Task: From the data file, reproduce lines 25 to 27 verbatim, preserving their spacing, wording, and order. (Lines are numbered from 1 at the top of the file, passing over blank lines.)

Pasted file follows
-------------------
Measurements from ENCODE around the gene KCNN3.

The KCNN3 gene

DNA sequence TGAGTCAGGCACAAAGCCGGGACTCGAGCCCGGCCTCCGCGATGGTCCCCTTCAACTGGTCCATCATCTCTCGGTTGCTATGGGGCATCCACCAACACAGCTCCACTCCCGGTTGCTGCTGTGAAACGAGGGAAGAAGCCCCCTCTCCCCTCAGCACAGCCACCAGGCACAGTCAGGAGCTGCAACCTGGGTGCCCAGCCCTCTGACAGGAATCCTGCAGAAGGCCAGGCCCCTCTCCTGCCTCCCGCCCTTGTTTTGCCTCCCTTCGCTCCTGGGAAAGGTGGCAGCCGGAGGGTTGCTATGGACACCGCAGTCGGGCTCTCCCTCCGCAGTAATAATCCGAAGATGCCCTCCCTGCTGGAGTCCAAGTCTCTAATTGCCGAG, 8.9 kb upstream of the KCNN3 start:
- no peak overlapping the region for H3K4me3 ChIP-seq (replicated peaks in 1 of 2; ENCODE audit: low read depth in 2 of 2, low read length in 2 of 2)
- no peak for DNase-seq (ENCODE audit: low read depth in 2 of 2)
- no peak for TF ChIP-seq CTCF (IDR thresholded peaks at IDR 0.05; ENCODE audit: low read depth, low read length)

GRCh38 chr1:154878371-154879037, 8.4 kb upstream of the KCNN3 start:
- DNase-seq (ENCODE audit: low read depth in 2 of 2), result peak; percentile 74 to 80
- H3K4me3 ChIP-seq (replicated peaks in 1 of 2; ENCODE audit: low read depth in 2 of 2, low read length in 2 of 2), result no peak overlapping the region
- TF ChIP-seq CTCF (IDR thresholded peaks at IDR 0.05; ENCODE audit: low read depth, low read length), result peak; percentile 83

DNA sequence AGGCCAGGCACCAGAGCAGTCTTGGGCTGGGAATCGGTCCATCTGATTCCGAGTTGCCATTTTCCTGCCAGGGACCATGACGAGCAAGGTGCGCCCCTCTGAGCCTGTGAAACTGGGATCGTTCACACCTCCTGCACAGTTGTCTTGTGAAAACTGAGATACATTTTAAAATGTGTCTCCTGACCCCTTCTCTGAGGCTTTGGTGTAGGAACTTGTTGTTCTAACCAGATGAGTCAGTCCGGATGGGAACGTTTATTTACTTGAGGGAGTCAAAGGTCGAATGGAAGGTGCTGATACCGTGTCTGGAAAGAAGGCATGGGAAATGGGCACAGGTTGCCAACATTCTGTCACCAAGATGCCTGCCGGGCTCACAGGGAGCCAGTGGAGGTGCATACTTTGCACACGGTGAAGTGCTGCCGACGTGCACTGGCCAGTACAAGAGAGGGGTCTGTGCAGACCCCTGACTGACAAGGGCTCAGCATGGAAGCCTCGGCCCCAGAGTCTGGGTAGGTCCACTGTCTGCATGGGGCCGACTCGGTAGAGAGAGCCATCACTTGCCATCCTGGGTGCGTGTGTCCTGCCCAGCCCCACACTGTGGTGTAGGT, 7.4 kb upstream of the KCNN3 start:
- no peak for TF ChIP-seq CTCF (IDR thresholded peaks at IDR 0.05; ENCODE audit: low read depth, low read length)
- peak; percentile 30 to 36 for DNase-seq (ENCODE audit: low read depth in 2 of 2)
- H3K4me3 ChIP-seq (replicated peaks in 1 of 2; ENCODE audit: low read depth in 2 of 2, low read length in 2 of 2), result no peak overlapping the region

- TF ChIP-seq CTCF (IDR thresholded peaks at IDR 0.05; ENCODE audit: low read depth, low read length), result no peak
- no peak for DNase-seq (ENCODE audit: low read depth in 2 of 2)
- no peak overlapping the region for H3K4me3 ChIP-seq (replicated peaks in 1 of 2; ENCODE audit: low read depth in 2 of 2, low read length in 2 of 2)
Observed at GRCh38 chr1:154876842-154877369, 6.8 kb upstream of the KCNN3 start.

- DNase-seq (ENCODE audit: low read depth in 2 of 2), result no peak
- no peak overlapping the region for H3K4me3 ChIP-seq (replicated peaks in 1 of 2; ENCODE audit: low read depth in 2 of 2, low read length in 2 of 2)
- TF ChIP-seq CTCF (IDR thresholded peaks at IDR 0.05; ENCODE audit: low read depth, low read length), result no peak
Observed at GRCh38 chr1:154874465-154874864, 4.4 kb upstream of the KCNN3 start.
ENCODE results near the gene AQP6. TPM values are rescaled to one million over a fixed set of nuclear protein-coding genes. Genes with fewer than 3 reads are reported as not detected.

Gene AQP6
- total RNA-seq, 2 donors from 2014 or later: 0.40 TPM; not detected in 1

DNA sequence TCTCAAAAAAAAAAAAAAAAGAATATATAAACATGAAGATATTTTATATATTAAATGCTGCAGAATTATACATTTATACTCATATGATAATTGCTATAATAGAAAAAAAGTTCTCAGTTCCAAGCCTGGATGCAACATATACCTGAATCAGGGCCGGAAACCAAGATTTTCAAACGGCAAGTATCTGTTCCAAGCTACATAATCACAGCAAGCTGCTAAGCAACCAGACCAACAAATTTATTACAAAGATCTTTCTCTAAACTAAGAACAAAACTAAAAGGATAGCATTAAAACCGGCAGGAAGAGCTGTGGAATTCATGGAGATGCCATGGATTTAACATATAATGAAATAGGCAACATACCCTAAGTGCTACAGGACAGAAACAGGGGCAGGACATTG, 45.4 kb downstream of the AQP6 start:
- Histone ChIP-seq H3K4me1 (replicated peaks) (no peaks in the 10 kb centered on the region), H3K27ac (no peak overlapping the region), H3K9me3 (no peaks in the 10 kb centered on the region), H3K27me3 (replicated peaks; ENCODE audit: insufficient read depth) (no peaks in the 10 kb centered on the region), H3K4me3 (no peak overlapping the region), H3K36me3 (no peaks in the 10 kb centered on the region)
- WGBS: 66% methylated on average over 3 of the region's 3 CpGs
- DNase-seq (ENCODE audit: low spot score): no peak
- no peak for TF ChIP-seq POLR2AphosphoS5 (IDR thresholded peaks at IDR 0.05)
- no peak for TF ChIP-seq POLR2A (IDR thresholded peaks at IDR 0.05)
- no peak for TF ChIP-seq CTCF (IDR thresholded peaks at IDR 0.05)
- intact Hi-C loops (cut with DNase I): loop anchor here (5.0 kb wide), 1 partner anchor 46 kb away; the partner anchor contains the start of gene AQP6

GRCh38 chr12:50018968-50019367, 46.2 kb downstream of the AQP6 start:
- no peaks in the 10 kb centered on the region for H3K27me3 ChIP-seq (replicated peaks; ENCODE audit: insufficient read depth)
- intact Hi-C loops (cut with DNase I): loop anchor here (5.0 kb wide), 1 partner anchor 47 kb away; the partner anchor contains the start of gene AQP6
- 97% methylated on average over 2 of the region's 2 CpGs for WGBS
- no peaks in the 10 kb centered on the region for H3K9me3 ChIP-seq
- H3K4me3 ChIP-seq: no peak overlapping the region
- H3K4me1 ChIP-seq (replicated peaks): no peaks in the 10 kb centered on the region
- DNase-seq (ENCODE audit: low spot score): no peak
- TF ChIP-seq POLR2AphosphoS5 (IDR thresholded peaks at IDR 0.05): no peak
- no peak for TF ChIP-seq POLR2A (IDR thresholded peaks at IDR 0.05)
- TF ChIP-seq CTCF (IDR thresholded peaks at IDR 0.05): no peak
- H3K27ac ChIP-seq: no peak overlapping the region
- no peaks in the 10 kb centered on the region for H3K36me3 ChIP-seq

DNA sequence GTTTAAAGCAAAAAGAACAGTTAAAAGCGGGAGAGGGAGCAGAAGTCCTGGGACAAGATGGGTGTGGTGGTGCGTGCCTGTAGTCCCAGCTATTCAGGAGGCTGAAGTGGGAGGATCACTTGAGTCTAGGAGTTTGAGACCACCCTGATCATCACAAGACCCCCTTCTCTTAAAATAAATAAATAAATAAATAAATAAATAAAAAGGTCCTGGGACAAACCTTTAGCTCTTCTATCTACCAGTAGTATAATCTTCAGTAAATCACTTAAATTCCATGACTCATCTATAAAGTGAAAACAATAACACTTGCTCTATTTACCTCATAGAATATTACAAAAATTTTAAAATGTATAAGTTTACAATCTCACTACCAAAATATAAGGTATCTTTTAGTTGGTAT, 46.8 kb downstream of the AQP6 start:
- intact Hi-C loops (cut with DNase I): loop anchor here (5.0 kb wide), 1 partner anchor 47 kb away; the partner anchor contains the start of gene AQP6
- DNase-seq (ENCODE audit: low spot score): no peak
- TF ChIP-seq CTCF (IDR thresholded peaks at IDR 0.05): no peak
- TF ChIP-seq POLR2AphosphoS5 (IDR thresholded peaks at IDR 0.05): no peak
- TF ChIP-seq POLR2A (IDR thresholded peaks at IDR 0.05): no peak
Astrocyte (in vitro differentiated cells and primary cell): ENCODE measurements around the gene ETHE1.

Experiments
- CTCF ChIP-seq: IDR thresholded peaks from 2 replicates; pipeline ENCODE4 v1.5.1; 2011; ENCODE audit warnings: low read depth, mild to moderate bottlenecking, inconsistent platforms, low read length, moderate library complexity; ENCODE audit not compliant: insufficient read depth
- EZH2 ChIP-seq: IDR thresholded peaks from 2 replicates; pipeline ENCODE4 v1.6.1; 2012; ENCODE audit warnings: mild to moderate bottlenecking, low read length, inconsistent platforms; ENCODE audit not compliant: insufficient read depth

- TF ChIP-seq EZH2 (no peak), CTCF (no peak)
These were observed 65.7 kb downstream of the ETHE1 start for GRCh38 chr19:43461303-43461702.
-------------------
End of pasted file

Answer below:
- total RNA-seq, 2 donors from 2014 or later: 0.40 TPM; not detected in 1

DNA sequence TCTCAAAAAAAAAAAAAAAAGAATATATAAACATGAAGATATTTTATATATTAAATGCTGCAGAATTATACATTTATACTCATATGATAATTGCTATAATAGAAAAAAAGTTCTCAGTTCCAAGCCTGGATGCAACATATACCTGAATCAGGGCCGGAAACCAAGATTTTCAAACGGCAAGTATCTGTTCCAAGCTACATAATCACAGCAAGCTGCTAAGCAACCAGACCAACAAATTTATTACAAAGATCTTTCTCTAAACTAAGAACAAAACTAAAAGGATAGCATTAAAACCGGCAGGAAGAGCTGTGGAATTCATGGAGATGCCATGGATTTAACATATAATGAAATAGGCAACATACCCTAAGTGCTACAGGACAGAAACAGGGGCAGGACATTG, 45.4 kb downstream of the AQP6 start:
- Histone ChIP-seq H3K4me1 (replicated peaks) (no peaks in the 10 kb centered on the region), H3K27ac (no peak overlapping the region), H3K9me3 (no peaks in the 10 kb centered on the region), H3K27me3 (replicated peaks; ENCODE audit: insufficient read depth) (no peaks in the 10 kb centered on the region), H3K4me3 (no peak overlapping the region), H3K36me3 (no peaks in the 10 kb centered on the region)